Search using this query type:

Advanced Search (Items only)

Religion and Providence's Affect on Morale

            In the 55th, religion was one of the top concerns among the men, which led the regimental priests and officers to start holding a regimental prayer.  Regimental prayers contributed to high morale by keeping the men in touch with their religious roots and to God.  Prayer could also have given men hope that God would see them through the war so they could return home to their families.  Joseph Hoyle wrote to his wife about how they were holding regimental prayers in the morning and at night, describing it as: “the whole regiment is drawn up in three sides of a square, each man then places his right hand under his left elbow and raises his hat with the left hand, the minister then stands in the open side of the square, and pronounces the prayer” (Item 686).  Among Southern armies, religious revivals were common, but during campaigning season, religious activities were put on hold.  The fall of 1863 brought back the tide of revivalism which hit its peak during the winter of 1863-1864 when “soldiers would stand in the pouring rain or in heavy snow without any shoes just to listen to lengthy sermons” (Girvan 2006, 88).  As part of the revivals, Holy Communion would be performed for the troops where thousands of men would listen to preachers speak the word of God and follow along in the singing of hymns and the service would then conclude “with the blessing of the bread, which was actually pieces of hardtack, and the wine” (Girvan 2006, 89).  Jeffery Girvan discusses the fact that revivals were not new to Confederate soldiers and that they were believed to have started in Stonewall Jackson’s corps (Girvan 2006, 88).  Girvan also goes on to mention that the 55th had three separate prayer groups, along with their regimental prayers, and men like Joseph Hoyle, who had a keen interest in the spiritual well being of the regiment, tried to create more (Girvan 2006, 88-89).  Due to these revivals it was common for men, including Joseph Hoyle, to thank God for having survived the day (Girvan 2006, 90).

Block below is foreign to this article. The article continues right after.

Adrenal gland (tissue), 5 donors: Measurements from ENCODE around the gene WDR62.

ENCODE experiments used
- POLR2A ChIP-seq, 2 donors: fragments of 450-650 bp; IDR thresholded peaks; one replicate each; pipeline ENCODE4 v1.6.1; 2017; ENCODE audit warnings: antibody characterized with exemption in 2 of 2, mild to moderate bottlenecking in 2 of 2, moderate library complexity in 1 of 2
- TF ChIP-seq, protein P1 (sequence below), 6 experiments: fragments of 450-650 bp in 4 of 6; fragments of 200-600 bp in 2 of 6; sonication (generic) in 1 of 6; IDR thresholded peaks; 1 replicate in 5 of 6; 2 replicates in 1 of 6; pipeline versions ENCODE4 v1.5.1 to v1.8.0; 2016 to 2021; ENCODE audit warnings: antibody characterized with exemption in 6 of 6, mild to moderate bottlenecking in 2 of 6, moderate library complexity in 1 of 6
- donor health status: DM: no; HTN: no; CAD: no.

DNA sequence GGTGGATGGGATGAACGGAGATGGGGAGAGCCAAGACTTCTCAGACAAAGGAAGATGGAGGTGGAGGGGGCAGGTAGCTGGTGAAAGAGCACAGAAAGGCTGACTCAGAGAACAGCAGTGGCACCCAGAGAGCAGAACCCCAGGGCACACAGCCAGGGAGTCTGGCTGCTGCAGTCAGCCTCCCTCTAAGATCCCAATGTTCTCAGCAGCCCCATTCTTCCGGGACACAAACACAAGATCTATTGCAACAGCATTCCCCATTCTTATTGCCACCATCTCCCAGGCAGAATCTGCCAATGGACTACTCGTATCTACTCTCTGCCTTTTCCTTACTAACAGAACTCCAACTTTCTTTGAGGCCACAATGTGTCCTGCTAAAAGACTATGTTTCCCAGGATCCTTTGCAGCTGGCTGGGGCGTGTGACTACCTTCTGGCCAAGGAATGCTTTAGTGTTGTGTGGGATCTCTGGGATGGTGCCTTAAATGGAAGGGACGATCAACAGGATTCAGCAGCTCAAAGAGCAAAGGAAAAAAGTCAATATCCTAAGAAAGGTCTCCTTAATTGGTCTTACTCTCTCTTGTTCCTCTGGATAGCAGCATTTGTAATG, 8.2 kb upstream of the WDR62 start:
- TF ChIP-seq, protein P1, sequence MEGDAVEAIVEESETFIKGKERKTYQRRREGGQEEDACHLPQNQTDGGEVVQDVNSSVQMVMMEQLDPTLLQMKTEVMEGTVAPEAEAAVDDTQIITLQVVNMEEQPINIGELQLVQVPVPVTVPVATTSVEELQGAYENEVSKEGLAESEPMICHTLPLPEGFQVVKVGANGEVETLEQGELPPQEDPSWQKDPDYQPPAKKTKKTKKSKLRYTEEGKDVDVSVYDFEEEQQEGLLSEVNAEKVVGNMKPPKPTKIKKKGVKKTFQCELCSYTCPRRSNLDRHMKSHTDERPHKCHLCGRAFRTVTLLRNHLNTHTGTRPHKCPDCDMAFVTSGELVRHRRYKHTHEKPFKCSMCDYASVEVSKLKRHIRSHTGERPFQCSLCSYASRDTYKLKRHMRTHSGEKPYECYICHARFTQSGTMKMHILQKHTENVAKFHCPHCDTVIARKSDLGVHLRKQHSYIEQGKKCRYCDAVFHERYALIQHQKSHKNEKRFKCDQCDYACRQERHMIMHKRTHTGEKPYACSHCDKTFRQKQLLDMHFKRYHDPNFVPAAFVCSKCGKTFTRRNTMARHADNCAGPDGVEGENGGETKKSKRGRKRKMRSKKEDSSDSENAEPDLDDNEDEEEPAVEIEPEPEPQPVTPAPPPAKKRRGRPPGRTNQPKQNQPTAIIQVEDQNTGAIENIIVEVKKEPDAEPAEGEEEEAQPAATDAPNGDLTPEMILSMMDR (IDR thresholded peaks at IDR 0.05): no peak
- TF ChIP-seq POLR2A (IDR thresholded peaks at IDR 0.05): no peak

It was not uncommon for men to write home to family members, friends and even local newspapers asking for prayers.  In June 1862, the Raleigh newspaper, Spirit of the Age, published a letter written by Joseph Hoyle.  In this letter, Joseph Hoyle wrote, “Friends, we beseech you, pray for us and our afflicted country till the Lord’s wrath be turned away and the dark clouds of war and oppression give place to the genial rays of liberty and peace” (Item 687).  Many men took great comfort in knowing that loved ones were praying for them and for the cause.  As with the regimental prayers, knowing that family members were praying for their safety boosted morale among most men because it kept them connected with their family and gave them another reason to fight.  Joseph Hoyle prayed and read his bible on a regular basis and urged his wife to keep faith and continue praying for him.  In a letter written on February 6, 1864, Joseph Hoyle told his wife: “Dear Sarah I hope you will not fail to pray in secret every day.  O how much comfort it gives me to know I have a praying wife.  Dear Sarah, if we can not hear each others voice, yet one, God can hear both our voices” (Item 688).  At times, knowing someone was always praying for you could be enough for a man to continue on in the fight and to do everything he could to survive.